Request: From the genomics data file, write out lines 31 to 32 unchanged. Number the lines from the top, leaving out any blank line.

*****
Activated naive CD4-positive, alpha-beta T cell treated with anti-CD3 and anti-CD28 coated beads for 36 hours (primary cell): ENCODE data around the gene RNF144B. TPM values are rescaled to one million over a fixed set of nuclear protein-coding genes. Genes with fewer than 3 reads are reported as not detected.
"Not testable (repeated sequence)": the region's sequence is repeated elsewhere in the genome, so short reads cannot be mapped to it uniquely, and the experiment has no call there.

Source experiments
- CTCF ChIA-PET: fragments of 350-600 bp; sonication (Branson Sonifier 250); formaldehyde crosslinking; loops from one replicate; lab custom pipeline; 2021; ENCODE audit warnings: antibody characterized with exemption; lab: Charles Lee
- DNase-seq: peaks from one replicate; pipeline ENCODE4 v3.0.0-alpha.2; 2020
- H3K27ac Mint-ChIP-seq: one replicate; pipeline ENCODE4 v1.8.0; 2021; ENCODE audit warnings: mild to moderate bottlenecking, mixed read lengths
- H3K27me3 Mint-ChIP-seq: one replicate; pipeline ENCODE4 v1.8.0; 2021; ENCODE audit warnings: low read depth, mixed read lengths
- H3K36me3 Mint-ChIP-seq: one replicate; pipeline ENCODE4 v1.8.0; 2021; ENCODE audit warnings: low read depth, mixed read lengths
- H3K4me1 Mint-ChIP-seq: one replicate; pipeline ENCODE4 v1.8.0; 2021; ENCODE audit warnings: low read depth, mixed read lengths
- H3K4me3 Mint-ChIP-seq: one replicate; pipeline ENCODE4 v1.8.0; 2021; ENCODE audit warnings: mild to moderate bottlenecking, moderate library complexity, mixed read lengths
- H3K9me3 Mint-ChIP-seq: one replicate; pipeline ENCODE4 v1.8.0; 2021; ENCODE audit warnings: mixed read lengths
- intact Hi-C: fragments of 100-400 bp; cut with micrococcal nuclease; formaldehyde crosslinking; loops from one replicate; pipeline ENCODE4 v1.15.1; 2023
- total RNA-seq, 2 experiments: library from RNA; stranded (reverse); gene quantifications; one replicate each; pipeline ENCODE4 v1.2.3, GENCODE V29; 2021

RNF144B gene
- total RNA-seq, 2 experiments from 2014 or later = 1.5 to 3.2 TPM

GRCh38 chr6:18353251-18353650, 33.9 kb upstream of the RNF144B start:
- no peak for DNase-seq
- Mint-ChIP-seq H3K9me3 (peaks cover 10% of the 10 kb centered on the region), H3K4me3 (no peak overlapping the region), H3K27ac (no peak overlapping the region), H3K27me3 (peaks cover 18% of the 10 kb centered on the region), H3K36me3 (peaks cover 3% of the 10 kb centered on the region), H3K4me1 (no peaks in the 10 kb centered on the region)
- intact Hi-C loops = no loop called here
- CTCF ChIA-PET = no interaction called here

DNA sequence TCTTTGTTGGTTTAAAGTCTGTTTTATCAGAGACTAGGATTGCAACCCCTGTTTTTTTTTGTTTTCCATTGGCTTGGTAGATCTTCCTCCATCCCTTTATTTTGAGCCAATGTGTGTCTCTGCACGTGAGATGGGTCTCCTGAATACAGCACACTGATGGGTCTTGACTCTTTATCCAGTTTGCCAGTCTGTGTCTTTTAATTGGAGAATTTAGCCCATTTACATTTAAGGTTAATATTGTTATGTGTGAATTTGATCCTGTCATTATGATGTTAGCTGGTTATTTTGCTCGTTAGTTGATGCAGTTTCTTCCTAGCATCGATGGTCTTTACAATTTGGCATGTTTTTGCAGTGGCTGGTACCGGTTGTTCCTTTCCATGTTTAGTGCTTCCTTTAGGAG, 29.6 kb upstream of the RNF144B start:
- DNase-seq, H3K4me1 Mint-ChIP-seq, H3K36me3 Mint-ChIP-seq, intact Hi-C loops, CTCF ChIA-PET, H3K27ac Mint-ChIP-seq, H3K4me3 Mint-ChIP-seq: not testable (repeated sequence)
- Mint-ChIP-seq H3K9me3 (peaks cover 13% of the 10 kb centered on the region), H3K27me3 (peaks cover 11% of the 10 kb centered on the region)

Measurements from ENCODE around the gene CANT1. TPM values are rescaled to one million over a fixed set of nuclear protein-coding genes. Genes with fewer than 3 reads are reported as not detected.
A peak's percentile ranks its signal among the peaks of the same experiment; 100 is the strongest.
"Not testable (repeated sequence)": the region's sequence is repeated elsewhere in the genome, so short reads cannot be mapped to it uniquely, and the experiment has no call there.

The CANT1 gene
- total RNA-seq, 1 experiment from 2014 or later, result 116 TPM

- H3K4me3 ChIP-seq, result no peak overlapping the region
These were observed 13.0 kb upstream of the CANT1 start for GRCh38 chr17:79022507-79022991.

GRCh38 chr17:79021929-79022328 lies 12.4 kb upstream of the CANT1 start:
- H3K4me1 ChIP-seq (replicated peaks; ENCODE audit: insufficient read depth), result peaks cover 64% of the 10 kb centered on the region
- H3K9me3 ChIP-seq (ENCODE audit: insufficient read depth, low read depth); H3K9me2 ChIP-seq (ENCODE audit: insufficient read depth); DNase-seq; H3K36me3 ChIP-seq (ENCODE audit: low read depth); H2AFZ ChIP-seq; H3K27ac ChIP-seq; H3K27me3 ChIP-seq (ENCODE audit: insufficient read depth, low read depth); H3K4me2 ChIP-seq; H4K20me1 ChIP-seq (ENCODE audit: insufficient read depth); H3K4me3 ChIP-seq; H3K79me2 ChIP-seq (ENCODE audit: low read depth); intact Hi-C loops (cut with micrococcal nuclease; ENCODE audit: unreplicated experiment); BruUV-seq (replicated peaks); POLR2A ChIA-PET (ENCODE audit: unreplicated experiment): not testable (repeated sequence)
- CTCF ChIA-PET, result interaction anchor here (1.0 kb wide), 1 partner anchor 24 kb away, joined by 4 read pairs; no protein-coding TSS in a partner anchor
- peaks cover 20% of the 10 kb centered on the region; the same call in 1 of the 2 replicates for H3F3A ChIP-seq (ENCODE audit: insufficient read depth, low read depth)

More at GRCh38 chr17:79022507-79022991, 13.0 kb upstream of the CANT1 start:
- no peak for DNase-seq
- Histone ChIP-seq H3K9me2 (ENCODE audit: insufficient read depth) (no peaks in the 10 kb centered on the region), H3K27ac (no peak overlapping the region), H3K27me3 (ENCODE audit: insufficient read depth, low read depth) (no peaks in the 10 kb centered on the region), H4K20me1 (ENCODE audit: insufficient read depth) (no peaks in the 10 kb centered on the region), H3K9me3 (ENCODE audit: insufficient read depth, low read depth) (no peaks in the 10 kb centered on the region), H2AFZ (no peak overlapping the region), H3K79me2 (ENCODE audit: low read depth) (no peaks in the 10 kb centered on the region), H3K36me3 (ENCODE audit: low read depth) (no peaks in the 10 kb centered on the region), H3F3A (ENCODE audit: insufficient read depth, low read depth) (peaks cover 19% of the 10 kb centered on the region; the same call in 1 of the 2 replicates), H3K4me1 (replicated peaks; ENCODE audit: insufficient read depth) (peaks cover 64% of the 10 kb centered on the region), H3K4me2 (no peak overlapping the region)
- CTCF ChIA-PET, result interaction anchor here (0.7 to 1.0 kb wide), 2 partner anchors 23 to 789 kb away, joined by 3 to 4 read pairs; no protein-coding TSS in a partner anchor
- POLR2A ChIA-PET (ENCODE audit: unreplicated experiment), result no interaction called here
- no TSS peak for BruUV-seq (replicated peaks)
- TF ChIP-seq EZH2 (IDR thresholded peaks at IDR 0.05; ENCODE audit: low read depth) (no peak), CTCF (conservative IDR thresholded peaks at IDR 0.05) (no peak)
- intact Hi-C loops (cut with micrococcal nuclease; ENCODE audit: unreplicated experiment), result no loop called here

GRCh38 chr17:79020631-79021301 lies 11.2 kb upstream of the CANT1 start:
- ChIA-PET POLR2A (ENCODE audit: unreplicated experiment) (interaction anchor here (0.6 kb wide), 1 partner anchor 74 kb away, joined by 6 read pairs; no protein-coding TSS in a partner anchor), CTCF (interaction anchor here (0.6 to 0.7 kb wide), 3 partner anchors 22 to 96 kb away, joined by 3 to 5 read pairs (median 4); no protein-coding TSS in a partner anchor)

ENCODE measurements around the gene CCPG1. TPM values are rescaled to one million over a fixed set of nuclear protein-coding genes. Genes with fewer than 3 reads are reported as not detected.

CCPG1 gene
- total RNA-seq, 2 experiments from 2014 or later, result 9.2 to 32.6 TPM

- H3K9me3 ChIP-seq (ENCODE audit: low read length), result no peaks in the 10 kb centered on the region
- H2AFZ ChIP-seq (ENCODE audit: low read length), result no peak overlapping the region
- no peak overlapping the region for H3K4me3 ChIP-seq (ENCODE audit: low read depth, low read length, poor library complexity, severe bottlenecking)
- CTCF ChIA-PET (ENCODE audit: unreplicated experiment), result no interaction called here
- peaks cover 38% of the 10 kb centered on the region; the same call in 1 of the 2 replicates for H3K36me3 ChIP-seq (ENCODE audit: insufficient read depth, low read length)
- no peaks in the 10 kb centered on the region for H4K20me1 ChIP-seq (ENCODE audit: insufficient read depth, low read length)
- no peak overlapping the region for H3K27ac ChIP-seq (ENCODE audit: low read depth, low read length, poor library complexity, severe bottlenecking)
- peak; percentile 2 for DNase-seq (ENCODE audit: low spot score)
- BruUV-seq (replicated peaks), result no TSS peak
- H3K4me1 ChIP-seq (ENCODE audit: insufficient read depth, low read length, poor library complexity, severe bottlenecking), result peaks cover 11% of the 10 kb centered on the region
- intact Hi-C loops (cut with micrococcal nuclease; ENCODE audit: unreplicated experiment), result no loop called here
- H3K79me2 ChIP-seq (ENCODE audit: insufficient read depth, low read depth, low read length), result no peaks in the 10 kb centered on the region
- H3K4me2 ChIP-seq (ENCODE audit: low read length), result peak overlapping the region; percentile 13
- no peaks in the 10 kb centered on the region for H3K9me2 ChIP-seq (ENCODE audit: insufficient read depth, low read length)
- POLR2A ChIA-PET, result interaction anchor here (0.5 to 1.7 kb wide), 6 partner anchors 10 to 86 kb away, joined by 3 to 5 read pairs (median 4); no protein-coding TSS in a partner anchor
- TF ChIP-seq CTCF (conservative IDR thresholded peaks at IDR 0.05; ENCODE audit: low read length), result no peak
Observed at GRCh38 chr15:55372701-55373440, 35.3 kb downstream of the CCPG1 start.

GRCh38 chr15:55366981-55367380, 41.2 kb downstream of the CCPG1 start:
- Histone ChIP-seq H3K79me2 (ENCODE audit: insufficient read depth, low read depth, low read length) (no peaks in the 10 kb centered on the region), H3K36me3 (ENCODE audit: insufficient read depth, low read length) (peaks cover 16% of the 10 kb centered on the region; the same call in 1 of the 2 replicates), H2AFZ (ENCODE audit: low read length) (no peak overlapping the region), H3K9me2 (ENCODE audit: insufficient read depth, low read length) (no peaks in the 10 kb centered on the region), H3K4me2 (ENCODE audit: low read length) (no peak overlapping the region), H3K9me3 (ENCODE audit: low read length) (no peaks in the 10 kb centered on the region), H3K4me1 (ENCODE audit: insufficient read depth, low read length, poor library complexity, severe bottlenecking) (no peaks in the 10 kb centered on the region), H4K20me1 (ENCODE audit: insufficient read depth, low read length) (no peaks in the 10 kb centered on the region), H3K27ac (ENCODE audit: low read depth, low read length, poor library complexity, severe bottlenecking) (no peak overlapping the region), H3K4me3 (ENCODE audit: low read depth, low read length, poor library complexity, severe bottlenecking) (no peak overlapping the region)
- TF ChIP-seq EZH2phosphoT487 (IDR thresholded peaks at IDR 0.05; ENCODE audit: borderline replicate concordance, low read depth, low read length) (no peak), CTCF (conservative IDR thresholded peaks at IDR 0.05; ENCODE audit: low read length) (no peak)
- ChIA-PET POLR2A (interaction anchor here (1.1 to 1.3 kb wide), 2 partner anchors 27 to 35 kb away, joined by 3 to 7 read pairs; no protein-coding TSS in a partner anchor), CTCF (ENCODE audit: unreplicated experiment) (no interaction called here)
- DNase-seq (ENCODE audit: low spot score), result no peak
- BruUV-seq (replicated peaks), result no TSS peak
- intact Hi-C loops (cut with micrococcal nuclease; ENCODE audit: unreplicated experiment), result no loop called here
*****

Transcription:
GRCh38 chr17:79021929-79022328 lies 12.4 kb upstream of the CANT1 start:
- H3K4me1 ChIP-seq (replicated peaks; ENCODE audit: insufficient read depth), result peaks cover 64% of the 10 kb centered on the region